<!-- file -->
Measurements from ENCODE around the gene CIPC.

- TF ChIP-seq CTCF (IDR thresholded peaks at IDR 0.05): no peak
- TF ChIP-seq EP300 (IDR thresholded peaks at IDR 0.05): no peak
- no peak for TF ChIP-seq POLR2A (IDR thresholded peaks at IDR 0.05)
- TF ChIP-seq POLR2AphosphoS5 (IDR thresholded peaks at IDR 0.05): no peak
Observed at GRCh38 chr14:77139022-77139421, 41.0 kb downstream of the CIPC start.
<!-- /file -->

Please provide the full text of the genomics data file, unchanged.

Measurements from ENCODE around the gene CIPC.

- TF ChIP-seq CTCF (IDR thresholded peaks at IDR 0.05): no peak
- TF ChIP-seq EP300 (IDR thresholded peaks at IDR 0.05): no peak
- no peak for TF ChIP-seq POLR2A (IDR thresholded peaks at IDR 0.05)
- TF ChIP-seq POLR2AphosphoS5 (IDR thresholded peaks at IDR 0.05): no peak
Observed at GRCh38 chr14:77139022-77139421, 41.0 kb downstream of the CIPC start.